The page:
Tom DiBenedetto tdib at UMICH.EDU
Thu Oct 3 07:45:30 CDT 1996

On Thu, 3 Oct 1996 09:41:54 -0500 (EST), Richard Jensen wrote:

>I have to admit that if one substituted the word Phenetics for the phrase
>"Cladistic parsimony" below, then one does have a description of
>phenetics.  There is a tendency to forget that both phenetic and
>cladistics analyses start at the same points, generate the same kinds of
>data, and may be analyzed by a variety of procedures.  They both can
>claim objectivity, but they both have a large measure of inherent
>subjectivity - involving algorithmic options.  One way that they do
>differ, and this is a key difference, is that cladistics generally adds a
>layer between character description and analysis - hypothesized
>transformation series.
>> >
>> ><<   [[ Cladistic parsimony ]] ... approaches do not use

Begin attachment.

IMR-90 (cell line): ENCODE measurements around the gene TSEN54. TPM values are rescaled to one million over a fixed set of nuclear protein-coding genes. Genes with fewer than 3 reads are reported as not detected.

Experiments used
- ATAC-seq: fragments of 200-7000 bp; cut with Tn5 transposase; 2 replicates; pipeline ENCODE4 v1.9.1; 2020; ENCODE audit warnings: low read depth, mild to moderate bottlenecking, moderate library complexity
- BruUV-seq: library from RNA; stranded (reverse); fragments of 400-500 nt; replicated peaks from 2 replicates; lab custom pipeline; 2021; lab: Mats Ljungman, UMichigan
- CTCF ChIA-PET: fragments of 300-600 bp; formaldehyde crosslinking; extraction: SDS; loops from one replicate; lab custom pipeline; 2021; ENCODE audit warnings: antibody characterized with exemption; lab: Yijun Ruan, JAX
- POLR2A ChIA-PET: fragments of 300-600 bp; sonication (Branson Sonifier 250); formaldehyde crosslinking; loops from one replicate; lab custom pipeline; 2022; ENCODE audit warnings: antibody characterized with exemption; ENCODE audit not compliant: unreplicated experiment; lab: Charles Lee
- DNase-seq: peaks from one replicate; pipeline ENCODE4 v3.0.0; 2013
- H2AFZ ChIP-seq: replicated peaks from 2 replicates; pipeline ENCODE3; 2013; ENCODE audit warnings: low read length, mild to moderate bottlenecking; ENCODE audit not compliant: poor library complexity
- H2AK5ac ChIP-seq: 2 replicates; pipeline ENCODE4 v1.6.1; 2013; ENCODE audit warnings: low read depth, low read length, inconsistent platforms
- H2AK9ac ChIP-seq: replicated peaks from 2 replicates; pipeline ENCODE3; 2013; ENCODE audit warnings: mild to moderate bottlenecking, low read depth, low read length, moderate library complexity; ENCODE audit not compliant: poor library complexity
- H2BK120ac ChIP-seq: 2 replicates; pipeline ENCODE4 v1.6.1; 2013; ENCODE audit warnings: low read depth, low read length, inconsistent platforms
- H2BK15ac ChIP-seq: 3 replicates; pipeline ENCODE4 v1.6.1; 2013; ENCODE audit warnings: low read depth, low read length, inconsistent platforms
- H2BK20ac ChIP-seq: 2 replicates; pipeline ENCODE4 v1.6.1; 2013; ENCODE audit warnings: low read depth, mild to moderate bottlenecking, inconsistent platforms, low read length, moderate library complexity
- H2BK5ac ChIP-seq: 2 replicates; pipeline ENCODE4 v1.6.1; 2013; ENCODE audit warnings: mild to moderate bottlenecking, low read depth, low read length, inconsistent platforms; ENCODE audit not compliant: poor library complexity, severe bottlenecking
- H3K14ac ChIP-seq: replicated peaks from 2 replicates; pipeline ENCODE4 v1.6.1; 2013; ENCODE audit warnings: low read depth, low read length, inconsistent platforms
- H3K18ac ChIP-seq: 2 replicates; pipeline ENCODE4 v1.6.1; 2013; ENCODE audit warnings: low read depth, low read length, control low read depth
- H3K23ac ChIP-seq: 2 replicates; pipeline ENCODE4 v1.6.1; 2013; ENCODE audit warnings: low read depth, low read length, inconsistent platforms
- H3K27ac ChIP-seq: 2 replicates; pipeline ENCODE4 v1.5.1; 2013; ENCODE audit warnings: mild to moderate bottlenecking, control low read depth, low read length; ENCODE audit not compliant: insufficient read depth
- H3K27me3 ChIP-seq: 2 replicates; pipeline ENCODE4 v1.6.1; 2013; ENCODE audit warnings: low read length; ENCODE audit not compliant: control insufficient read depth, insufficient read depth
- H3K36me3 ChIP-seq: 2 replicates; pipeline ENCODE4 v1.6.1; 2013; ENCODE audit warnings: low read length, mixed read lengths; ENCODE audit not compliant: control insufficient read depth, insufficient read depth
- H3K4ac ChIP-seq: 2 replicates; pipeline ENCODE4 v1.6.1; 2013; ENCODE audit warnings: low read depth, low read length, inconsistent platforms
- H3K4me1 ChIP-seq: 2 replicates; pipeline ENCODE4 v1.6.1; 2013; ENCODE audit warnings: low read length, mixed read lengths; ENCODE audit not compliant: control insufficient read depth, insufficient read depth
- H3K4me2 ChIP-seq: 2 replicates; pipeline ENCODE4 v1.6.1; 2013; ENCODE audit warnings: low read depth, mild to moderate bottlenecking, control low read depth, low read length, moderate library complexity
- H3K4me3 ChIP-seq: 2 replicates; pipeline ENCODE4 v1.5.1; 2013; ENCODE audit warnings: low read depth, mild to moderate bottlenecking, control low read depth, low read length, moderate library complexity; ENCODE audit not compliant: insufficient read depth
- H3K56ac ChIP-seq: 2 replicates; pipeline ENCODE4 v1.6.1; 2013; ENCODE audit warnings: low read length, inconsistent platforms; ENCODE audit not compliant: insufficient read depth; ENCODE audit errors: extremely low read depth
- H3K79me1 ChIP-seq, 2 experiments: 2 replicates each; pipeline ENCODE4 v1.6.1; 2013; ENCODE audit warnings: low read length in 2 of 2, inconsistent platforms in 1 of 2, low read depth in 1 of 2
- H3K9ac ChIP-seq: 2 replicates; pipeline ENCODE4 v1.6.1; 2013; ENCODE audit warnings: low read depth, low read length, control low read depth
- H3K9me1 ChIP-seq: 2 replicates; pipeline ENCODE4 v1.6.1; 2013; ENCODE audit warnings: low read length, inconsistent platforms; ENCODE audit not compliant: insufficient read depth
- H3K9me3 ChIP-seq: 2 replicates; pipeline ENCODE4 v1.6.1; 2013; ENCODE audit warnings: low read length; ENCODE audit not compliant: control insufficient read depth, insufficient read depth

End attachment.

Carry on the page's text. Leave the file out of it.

>> > a particular model of evolutionary processes, but rather incorporate
>> > relevant knowledge at a prior stage, at the level of formulating
>> > hypotheses of homology. The algorithm is left to function as an
>> > objective pattern-extractor from a data-set of characters which have
>> > already been accepted as homologous. >>

I disagree absolutely with this, There is no concept of homology in
phenetics, no vision of individual characters as marks of history,
and a reliance on measures of overall similarity. I dont know what
you mean that we "start at the same point",,,with organisms?
ok....The two approaches do not generate the same kind of data, and
in cladistics we do not analyze with a variety of procedures.
Tom DiBenedetto
Fish Division
Museum of Zoology
University of Michigan

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